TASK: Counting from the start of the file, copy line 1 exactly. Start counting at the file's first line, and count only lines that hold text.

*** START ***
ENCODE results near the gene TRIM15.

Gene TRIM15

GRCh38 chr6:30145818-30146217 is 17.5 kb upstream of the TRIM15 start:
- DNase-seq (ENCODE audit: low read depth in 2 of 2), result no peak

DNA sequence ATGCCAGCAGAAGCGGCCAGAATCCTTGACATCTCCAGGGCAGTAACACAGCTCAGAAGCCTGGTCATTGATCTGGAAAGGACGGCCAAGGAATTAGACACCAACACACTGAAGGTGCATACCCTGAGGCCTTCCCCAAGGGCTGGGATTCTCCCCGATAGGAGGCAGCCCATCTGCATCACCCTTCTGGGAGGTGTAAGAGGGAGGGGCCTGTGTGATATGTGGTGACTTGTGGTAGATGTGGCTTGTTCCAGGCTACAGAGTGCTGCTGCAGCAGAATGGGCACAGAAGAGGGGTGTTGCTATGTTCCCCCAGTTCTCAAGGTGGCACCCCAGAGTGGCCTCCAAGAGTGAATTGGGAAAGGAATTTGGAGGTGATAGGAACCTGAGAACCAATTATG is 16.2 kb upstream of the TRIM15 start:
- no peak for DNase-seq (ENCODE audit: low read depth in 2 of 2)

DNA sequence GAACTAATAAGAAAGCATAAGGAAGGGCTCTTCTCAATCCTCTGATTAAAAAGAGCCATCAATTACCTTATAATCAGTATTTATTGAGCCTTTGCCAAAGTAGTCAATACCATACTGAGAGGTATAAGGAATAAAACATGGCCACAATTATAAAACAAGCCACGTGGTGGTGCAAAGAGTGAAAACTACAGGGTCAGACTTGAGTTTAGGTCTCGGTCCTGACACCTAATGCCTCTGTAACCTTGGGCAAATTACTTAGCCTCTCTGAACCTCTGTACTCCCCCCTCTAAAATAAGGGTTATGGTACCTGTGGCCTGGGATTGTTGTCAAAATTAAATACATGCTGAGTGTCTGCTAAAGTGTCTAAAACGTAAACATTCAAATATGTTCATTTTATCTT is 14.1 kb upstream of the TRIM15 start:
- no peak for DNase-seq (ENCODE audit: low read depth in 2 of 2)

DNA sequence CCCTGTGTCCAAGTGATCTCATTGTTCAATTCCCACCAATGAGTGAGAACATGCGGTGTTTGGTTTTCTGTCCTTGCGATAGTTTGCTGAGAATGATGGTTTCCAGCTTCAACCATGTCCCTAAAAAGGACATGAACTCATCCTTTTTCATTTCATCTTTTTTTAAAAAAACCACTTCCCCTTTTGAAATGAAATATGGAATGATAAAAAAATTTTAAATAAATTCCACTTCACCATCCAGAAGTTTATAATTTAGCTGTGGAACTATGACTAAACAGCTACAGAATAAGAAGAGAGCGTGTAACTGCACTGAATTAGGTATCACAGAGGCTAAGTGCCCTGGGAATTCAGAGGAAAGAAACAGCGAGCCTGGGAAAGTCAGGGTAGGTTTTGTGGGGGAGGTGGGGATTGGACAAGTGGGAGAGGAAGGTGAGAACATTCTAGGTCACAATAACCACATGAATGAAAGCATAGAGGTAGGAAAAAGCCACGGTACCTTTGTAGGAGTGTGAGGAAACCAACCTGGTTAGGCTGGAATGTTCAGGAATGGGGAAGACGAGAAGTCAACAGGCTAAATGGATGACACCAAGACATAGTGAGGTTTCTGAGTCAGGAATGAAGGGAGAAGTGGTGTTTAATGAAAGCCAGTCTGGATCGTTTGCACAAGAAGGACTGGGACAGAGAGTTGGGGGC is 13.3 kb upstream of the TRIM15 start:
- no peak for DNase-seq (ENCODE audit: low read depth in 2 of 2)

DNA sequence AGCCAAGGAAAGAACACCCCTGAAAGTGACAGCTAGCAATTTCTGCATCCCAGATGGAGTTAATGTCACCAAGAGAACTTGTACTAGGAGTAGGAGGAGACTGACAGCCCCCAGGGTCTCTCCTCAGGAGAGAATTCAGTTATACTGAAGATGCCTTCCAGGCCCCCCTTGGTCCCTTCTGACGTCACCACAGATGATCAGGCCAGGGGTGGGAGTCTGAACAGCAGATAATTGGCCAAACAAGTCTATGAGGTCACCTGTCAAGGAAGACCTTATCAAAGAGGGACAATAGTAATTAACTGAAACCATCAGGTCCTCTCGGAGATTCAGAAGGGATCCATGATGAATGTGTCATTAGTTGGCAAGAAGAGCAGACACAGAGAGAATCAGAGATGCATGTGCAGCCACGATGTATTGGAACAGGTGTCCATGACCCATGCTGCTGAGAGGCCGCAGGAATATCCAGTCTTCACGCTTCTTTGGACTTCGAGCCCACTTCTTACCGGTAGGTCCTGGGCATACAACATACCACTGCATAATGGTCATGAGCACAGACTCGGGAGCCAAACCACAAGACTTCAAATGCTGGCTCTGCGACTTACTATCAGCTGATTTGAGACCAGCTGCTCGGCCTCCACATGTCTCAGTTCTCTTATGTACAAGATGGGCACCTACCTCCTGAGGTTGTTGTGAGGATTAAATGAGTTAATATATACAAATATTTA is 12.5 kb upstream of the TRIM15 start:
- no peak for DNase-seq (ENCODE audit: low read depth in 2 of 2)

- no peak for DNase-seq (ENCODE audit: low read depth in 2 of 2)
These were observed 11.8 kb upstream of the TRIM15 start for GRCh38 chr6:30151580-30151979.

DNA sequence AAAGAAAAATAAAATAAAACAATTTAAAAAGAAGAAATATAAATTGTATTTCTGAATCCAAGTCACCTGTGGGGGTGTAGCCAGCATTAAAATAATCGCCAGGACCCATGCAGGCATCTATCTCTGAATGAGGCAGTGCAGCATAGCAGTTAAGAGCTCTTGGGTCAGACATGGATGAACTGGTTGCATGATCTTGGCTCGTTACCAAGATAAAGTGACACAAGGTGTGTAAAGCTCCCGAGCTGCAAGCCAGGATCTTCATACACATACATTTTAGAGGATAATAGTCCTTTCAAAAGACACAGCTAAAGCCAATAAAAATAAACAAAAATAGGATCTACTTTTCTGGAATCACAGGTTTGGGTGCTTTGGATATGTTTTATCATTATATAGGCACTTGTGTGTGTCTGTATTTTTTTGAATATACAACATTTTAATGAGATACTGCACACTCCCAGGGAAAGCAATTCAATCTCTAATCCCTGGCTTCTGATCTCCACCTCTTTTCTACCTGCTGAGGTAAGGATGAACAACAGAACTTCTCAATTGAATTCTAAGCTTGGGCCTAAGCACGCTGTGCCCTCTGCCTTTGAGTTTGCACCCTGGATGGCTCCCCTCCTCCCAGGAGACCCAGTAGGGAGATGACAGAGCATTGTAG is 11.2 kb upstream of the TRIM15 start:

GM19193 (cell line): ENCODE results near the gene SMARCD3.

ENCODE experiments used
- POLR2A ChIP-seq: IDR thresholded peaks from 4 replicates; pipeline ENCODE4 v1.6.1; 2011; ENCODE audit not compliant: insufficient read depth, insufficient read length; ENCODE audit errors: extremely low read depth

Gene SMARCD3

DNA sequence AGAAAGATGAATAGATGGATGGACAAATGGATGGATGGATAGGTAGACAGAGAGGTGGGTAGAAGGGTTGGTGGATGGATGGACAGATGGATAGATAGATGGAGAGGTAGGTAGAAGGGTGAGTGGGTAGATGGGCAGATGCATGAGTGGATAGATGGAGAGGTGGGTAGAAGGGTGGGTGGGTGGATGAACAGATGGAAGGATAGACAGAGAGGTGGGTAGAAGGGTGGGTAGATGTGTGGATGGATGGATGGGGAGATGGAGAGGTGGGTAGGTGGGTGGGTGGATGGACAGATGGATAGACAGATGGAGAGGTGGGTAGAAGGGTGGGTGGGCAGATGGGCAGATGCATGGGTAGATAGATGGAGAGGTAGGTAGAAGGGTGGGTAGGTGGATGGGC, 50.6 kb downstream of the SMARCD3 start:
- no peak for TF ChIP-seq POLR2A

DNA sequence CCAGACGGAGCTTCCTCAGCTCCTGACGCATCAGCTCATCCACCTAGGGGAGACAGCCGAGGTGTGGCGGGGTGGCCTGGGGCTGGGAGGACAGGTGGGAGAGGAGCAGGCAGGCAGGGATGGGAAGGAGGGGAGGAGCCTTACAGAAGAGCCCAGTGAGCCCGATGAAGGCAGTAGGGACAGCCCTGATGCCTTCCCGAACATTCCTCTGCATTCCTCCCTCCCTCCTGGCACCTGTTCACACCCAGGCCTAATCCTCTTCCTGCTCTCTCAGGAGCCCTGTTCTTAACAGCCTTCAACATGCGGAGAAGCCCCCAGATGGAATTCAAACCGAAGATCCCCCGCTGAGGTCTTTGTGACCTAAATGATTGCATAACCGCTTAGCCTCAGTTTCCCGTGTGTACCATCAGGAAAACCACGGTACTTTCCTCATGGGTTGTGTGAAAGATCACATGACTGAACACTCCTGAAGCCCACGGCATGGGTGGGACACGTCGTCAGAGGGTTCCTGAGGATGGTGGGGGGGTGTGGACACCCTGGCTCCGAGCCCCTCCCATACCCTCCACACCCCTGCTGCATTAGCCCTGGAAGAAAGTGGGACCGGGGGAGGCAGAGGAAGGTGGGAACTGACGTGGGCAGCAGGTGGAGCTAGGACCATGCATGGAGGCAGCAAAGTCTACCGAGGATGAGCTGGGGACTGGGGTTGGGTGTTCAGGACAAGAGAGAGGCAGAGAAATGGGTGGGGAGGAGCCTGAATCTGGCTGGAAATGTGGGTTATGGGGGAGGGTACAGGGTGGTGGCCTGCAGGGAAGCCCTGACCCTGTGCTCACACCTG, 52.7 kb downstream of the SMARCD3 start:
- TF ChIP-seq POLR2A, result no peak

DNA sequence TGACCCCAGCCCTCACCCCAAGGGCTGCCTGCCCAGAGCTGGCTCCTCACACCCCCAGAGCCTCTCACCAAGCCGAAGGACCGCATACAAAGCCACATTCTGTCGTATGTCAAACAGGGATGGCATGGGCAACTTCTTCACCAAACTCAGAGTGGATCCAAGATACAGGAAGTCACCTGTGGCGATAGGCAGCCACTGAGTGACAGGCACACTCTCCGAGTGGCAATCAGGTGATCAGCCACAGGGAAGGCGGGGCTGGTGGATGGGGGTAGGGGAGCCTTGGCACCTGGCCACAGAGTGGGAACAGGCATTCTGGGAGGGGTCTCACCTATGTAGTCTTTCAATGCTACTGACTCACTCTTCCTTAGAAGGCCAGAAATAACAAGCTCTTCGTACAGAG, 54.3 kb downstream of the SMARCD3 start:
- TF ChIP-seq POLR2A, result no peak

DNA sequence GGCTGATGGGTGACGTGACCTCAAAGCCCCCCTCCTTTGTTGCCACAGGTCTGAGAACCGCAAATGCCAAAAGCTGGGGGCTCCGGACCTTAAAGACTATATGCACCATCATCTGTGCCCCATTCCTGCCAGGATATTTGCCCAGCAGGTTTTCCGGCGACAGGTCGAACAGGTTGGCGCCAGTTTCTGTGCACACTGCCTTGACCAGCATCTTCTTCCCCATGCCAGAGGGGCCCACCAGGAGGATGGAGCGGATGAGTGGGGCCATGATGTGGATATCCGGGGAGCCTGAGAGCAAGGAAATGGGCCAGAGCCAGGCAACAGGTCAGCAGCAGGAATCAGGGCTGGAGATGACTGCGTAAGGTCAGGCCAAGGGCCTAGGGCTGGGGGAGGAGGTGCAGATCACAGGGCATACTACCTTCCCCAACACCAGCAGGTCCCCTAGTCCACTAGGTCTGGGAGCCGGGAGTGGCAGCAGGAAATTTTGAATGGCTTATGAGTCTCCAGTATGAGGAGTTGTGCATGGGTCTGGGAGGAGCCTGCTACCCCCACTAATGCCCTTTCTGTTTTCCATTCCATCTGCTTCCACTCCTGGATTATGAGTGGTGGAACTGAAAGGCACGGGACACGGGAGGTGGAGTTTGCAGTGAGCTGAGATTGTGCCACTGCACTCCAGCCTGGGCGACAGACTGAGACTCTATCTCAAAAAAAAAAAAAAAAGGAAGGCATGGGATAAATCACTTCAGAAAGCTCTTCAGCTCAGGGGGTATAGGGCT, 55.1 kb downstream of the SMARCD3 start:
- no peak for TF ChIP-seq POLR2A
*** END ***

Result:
ENCODE results near the gene TRIM15.